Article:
Powercat 3000 Sport Cabriolet Review

Cat-a-pult – This multi-hull’s awesome handling and top end speed will take some beating.

Powercat’s Steve and Brendon Shaw like to tell prospective Powercat owners their cruising speed is around 25 knots, which, frankly, is somewhat ridiculous to contemplate in an average mono-hull equivalent of the 3000 Series Powercat Sports Cabriolet.

But the Shaws aren’t kidding. And the 20-knot sea breeze and 1m wind chop that assailed us during this test is the norm for northern Moreton Bay. So typically, we cruised back from the photo shoot head-on into some of Moreton Bay’s best at 27 knots. But there I was, sitting writing up my notes in longhand. Brendan said, “I’d like to see you try that in brand X”!

There’s no denying that these Powercats offer excellent high cruising speeds, but that’s not the only reason behind their popularity. The other is the design and layout of the interior of this short-term cruiser.

A compromise
One aspect of the Powercat’s configuration that some find not as convenient as an equivalent mono-hulled boat, is the cabin and bunk. All cats have a whopping great tunnel through the middle so you have to step down into the starboard sponson; then, climb up onto the bunk. However, once in “bed” the bunk is huge, square, (not shaped to suit a pointy bow) and should satisfy even the most demanding sleeper. 

The cabin is well ventilated with a big hatch and large offset cabin door. Both are screened to stop insects. There’s also a standard electric marine toilet in here. That’ll keep the ladies happy. 

Up in the cockpit it’s all good news. The Powercat’s ‘central living console’ behind the helm contains an effective galley with food/crockery/cutlery storage, refrigeration, a stove, rubbish bin and a square stainless steel sink with pressurised water on tap. It makes onboard living very easy.

From the cabin bulkhead at the helm to the aft lounge, the deck of a 3000 Sports Cabriolet model is completely level. The aft U-shaped lounge opens to access the walkway between the motors. This has safety rails and a flip down ladder to exit the boat into the water or onto a beach. A removable moulded Granicote-topped table fits into a socket between the lounge seats for dining and socialising. There’s enough room for two couples, plus the kids or a couple more adults without rug rats.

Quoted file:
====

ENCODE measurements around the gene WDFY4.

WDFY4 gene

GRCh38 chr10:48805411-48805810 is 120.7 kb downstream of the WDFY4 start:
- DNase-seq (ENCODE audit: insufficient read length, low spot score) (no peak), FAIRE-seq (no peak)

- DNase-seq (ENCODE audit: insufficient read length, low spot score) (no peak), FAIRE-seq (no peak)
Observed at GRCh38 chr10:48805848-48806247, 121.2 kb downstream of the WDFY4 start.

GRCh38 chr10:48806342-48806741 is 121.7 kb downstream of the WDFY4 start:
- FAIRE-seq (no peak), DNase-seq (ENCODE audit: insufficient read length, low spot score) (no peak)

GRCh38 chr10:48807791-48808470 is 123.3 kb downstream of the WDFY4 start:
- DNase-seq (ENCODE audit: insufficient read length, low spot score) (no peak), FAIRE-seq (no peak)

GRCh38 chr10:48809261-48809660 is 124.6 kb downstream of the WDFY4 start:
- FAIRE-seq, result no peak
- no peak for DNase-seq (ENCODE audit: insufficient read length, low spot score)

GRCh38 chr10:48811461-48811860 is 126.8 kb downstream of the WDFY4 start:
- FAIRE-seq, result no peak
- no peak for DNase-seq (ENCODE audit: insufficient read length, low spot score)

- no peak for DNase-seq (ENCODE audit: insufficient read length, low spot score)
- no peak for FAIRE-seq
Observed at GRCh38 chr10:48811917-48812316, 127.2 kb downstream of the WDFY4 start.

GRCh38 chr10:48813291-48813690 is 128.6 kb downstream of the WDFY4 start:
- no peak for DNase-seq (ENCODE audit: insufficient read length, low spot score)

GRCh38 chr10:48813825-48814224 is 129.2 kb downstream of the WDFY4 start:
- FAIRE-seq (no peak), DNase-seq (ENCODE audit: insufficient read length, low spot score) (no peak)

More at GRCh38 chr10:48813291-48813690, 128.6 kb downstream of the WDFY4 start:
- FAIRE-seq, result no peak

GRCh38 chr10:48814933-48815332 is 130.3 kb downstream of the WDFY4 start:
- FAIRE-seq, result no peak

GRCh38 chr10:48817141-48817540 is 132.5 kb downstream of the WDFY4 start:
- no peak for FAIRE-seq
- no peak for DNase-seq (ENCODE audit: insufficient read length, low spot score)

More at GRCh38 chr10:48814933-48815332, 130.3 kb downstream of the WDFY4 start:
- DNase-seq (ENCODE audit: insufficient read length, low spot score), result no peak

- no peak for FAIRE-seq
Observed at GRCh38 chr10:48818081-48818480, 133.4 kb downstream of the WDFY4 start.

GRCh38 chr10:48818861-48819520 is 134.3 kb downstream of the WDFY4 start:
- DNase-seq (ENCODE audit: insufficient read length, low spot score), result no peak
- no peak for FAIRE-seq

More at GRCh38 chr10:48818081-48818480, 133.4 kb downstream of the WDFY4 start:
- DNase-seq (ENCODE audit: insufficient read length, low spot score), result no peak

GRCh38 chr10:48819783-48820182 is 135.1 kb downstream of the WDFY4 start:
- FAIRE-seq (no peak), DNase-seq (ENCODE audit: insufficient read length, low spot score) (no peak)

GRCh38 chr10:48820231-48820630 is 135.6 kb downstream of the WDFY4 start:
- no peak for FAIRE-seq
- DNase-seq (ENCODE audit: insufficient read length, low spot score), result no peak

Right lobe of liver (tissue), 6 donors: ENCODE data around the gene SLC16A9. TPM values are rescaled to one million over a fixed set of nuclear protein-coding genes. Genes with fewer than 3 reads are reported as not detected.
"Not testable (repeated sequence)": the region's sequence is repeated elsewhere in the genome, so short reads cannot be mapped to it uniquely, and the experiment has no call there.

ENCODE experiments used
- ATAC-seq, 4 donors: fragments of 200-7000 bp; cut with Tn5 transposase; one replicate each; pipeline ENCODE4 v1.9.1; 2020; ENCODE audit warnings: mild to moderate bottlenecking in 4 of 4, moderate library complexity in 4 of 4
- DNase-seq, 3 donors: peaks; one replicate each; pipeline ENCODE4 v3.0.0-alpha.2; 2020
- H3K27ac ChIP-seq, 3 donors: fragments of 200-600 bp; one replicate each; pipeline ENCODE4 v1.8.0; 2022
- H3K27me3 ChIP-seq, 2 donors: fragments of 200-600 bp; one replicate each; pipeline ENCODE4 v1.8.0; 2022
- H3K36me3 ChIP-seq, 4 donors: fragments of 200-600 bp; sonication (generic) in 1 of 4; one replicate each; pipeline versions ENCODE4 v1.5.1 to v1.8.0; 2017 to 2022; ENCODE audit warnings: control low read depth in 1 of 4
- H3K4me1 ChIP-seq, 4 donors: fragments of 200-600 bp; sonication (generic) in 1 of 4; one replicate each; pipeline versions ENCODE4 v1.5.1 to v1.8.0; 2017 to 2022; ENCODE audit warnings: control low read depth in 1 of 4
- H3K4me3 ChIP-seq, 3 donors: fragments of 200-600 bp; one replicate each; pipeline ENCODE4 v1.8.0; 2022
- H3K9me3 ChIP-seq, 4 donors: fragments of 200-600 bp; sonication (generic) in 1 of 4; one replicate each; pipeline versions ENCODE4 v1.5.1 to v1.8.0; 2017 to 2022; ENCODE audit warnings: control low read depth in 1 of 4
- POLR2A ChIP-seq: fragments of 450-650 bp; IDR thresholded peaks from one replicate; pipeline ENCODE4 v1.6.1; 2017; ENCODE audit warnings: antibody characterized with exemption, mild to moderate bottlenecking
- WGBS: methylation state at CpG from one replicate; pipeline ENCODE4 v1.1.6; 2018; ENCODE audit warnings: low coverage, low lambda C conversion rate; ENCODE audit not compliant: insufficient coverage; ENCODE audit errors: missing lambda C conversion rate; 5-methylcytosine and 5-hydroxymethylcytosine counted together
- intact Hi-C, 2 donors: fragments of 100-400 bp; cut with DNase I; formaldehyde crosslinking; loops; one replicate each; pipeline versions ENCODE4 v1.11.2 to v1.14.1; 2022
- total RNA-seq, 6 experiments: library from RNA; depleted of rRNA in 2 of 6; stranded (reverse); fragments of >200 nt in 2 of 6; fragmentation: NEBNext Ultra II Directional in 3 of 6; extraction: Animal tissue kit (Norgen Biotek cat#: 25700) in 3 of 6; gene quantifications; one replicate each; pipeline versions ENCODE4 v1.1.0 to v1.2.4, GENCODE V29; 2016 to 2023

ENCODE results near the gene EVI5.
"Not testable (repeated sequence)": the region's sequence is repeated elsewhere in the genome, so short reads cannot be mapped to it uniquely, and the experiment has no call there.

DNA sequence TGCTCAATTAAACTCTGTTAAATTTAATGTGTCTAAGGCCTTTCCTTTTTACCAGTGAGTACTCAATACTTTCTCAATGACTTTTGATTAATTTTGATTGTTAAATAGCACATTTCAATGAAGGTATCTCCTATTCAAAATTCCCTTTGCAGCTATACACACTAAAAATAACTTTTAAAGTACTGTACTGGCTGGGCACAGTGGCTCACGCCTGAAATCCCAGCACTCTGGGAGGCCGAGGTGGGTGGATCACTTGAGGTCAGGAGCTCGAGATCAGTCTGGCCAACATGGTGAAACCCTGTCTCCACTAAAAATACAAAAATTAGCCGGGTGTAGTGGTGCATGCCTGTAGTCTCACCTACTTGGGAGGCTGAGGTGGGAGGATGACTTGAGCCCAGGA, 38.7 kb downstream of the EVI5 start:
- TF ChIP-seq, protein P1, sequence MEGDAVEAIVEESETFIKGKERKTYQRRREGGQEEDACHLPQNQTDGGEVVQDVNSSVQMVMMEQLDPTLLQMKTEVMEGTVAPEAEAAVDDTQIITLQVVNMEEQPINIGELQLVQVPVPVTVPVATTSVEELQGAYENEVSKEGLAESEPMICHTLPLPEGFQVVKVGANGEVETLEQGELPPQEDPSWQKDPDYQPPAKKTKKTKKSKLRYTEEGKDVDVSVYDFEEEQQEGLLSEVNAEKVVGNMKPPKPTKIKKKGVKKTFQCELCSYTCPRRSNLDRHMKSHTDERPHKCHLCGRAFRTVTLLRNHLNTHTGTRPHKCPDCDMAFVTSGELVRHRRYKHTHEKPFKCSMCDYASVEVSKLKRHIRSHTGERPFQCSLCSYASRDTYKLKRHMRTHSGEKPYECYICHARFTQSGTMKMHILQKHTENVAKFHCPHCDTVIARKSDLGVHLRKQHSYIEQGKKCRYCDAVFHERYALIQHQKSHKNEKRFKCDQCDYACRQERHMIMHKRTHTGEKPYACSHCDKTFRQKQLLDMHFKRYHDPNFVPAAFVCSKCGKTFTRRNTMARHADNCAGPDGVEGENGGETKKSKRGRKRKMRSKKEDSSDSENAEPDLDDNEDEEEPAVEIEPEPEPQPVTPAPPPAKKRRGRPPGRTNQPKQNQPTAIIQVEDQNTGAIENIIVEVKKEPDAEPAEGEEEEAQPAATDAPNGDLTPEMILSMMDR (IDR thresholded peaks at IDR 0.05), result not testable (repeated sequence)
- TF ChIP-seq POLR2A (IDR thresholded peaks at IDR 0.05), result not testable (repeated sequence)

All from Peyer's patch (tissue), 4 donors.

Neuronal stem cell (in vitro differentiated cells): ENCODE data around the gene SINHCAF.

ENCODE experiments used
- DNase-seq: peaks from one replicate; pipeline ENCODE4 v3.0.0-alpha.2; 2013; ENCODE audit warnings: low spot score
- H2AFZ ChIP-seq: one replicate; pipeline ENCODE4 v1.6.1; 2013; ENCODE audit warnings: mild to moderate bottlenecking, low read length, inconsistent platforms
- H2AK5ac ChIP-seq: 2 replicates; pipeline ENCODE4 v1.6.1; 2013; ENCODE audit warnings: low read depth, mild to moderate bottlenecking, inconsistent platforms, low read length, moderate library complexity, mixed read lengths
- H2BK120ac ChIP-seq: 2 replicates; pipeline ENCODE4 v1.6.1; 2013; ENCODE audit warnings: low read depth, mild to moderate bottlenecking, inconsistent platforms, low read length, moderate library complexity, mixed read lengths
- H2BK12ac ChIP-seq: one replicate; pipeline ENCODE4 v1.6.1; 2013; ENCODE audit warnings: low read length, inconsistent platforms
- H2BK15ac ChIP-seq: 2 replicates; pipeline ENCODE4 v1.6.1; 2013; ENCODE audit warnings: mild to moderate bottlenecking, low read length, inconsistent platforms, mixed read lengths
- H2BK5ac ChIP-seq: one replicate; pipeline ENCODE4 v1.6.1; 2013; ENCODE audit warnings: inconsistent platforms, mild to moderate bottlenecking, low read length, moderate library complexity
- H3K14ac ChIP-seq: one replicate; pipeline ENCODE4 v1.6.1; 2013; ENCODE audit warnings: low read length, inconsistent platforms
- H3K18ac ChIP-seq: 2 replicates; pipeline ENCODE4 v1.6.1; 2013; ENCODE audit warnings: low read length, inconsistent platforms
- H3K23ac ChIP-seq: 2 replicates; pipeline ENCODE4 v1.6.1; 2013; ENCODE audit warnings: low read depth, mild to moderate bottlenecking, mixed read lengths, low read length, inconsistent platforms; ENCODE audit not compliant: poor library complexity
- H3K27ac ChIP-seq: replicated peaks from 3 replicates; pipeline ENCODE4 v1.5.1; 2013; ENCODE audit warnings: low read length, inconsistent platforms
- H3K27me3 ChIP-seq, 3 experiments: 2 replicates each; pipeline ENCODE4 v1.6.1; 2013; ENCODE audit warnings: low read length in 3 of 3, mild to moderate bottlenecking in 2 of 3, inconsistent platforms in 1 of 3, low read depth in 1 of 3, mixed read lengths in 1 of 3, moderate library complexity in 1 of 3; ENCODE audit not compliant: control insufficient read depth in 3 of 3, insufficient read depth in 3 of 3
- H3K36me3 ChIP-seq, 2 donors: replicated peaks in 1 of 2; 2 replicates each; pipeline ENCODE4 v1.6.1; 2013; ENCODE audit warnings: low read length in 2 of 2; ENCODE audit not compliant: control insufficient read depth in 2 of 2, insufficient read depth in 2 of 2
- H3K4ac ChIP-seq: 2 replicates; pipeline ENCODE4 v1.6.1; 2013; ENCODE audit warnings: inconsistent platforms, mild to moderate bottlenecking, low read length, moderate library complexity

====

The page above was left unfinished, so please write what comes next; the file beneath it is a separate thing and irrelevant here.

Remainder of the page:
The aft lounge is easily removed to free up the spacious cockpit for fishing. With 480lt of fuel and 120lt of freshwater (600lt of fuel and a heat exchanger hot water system are optional), family day boating and cruising for a few days are listed on the job description. And don’t forget about the boat’s fishability. The 3000 series is without doubt one of the most liveable and versatile configurations available in Australian boating.

Performance & handling
Minimum power for a 3000 Series Powercat Sports Cabriolet is twin 150hp Suzuki four-stroke outboards, but the test boat ran twin 300s! Hmmm; twice the power, this should be interesting. The camera boat was another 3000 Series Sports Cabriolet powered by twin Suzuki 250s. 

Interestingly, the two boats’ top speeds weren’t dramatically different ? 48 knots for the 250-powered boat and 52.4 knots for the one with 300s. In real life; however, top speed is of little importance, because for any number of good reasons, you rarely run a boat at wide-open throttle (WOT).
But one case for powering with the 300s gets stronger from there. Just sitting at rest in the water, the extra weight of the bigger motors made an inherently stable platform even more so. Also, at speed the hull seemed to prefer the extra weight on its transom. The boat with bigger motors felt perceivably easier to steer and generally easier to handle. 

Both boats were fitted with power steering. How anyone could set up a 30ft boat without power steering is beyond me and Brendan was only too happy to agree.

The ‘hole-shot’ from both boats was awesome. We timed the 300hp-powered boat a full second faster to 25 knots, although at 5 seconds compared to 6 seconds, the 250s were hardly tardy. It took only 10 seconds for the 300s to reach 40 knots from a standing start. Yes, it would give plenty of so called ‘performance boats’ quite a fright.
But most impressive of all was the fuel burn. The 300s used only 39.7lt per hour at 25 knots (both motors)! That’s below the old 10 gallons per hour standard for two motors totalling 600hp. 

Okay, Brendan, we agree. Given the soft ride Powercats are justifiably famous for and fuel economy of this order, 25-knot cruising speeds are fair enough…